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Abstract: Poster Presentations |

EXPERIENCE USING QUANTIFERON-TB GOLD (QFT-G) AS AN AID TO DIAGNOSE TB INFECTION IN A HEALTH CENTER SETTING AMONG FOREIGN-BORN PERSONS, SUFFOLK COUNTY, NEW YORK, 2006-2007 FREE TO VIEW

Lewis R. Mooney, MD, FCCP*; Shaheda A. Iftikhar, MD; Margaret J. Oxtoby, MD; John C. Grabau, PhD; Edwin M. Rodriguez, MHA
Author and Funding Information

Suffolk County, New York, Department of Health Services, Brentwood, NY


Chest


Chest. 2007;132(4_MeetingAbstracts):642a. doi:10.1378/chest.132.4_MeetingAbstracts.642a
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Abstract

PURPOSE: To use Quanti-feron TB ®-Gold (QFT-G) as an aid to diagnose tuberculosis (TB) infection in a health center setting among foreign-born persons.

METHODS: Between December 9, 2006 and April 24, 2007 (the time this abstract was prepared for submission) QFT-G was introduced and has been used as an aid to diagnose TB infection in foreign-born, non-pregnant, immunocompetent adults seen at eight (8) Suffolk County, New York, operated health centers.

RESULTS: 423 persons were tested during this time period. All of these persons had a QFT-G assay performed, none had a tuberculin skin test (TST) placed. There were 53 QFT-G positive (12.5%); 355 QFT-G negative (84%) and 15 indeterminant QFT-G results (3.5%) obtained. This number compared to a TST positive rate of 36% (426/1193) that we previously reported in a targeted tuberculosis testing and treatment program amongst foreign-born persons in Suffolk County between 2000-2005.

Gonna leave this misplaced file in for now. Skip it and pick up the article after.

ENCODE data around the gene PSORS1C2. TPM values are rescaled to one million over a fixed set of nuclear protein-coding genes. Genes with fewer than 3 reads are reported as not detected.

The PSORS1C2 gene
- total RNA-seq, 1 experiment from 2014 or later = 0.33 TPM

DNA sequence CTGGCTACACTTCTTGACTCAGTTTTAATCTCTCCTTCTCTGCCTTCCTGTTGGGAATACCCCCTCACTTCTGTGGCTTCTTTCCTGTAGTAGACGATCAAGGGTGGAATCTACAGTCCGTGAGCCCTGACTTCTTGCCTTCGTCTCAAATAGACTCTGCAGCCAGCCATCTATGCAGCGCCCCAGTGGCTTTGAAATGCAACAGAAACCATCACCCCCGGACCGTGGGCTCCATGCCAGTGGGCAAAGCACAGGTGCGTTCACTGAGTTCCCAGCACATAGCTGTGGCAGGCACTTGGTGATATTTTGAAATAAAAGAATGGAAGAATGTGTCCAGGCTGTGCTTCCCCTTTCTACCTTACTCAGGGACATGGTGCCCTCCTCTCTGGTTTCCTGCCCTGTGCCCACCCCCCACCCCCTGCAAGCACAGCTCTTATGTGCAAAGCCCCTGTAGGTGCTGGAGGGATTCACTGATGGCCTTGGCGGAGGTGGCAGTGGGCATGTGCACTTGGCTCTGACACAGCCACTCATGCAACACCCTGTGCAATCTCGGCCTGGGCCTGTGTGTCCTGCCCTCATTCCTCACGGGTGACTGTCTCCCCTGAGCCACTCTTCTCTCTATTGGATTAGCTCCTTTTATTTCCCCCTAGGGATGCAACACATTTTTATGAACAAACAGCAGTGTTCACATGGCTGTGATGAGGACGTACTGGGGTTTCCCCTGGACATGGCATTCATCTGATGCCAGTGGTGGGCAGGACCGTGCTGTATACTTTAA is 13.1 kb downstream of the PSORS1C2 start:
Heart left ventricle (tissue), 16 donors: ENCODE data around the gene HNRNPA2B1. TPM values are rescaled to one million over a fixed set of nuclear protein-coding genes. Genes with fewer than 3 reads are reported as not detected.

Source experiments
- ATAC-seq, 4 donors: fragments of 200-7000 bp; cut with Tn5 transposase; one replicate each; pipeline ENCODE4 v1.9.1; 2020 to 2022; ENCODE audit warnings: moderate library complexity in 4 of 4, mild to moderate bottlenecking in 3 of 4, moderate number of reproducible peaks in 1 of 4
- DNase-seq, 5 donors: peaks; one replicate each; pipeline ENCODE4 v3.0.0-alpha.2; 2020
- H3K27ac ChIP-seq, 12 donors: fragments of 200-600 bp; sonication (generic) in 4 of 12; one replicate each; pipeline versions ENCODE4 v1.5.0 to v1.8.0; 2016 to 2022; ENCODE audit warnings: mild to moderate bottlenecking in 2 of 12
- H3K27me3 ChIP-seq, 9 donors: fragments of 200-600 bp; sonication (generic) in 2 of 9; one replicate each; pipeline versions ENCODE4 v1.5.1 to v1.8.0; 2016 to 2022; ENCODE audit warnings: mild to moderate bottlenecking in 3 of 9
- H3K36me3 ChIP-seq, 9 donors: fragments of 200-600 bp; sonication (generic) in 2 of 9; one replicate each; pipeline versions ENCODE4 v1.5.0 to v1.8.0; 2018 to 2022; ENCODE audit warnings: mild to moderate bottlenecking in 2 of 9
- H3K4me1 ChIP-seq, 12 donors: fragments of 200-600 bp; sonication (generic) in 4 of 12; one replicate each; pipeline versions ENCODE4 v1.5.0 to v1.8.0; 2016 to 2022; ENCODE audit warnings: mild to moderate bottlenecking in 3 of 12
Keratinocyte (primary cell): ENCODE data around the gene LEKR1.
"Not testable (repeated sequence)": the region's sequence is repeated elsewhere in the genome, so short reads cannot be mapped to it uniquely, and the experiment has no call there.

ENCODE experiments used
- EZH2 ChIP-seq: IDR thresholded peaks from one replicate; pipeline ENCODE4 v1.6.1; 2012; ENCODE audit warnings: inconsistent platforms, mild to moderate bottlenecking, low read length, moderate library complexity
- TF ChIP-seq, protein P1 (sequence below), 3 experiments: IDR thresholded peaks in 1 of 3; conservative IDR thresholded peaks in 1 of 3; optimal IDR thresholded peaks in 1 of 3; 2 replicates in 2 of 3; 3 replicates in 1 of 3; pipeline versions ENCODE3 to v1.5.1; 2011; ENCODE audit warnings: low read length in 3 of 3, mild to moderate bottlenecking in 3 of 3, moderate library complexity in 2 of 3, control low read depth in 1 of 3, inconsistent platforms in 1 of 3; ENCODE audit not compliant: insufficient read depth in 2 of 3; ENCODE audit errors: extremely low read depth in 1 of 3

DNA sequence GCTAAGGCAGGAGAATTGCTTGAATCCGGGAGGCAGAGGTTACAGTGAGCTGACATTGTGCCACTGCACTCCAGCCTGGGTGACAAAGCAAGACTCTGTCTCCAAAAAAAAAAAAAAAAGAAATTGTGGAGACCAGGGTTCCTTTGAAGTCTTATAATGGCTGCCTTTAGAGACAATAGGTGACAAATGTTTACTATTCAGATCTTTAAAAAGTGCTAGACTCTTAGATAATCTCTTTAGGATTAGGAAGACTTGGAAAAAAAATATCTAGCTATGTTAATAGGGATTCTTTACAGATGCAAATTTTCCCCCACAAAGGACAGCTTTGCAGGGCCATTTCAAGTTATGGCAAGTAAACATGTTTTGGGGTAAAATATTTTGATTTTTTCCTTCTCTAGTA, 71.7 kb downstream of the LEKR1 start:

CONCLUSION: The QFT-G assay produced a lower positive rate (12.5%), as compared to the TST (36%), in this foreign-born population resulting in fewer diagnoses of latent TB infection (LTBI). If positive reactors are placed on the prefered Centers for Disease Control and Prevention (CDC) 9-month course of isoniazid to treat LTBI, for every 100 patients tested with QFT-G, when compared with the TST, one should expect approximately 24 fewer positive reactors. Assuming each positive reactor requires one (1) patient encounter for initiation of treatment (including medical, laboratory and radiographic evaluation) and nine (9) patient encounters to complete the preferred CDC 9-month course of isoniazid to treat LTBI (total 10 visits), for every 100 foreign-born persons tested for TB infection with QFT-G (as compard with the TST), about 240 patient encounters should be eliminated. This should generate considerable cost savings in this population.

CLINICAL IMPLICATIONS: In a foreign-born population using QFT-G as an aid to diagnose TB infection should result in considerable cost saving due to its lower positivity rate (12.5%) when compared to the TST (36%).

DISCLOSURE: Lewis Mooney, No Financial Disclosure Information; No Product/Research Disclosure Information

Wednesday, October 24, 2007

12:30 PM - 2:00 PM


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